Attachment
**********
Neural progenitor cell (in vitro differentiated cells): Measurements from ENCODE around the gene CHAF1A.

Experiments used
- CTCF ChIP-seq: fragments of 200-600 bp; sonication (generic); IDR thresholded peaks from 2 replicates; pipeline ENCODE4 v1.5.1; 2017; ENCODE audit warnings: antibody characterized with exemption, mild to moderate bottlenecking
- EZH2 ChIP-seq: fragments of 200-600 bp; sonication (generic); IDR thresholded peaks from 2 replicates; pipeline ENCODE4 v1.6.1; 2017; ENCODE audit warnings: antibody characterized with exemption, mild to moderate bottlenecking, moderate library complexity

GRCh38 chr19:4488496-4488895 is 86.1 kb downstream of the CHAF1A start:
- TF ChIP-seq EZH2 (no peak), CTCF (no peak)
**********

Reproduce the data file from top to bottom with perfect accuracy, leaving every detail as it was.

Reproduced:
Neural progenitor cell (in vitro differentiated cells): Measurements from ENCODE around the gene CHAF1A.

Experiments used
- CTCF ChIP-seq: fragments of 200-600 bp; sonication (generic); IDR thresholded peaks from 2 replicates; pipeline ENCODE4 v1.5.1; 2017; ENCODE audit warnings: antibody characterized with exemption, mild to moderate bottlenecking
- EZH2 ChIP-seq: fragments of 200-600 bp; sonication (generic); IDR thresholded peaks from 2 replicates; pipeline ENCODE4 v1.6.1; 2017; ENCODE audit warnings: antibody characterized with exemption, mild to moderate bottlenecking, moderate library complexity

GRCh38 chr19:4488496-4488895 is 86.1 kb downstream of the CHAF1A start:
- TF ChIP-seq EZH2 (no peak), CTCF (no peak)